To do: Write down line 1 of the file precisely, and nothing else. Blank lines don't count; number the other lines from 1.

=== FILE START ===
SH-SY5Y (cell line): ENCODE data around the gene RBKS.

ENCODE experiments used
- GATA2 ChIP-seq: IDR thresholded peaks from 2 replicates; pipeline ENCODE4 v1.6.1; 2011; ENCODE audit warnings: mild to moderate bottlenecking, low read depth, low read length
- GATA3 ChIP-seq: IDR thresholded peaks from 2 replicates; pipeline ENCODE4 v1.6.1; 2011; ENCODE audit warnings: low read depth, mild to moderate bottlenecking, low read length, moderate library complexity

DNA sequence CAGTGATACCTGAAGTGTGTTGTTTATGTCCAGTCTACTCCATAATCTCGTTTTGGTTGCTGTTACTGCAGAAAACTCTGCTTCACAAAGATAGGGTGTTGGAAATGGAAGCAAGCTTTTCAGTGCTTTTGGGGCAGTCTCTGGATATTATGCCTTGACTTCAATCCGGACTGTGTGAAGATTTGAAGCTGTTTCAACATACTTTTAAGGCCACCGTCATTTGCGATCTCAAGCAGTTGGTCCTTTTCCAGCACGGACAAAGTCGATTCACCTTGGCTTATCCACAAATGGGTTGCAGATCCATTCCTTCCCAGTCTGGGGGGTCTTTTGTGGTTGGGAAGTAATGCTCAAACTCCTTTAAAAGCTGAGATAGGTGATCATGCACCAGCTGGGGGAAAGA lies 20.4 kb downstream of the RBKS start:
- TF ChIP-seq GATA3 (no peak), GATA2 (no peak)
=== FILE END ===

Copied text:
SH-SY5Y (cell line): ENCODE data around the gene RBKS.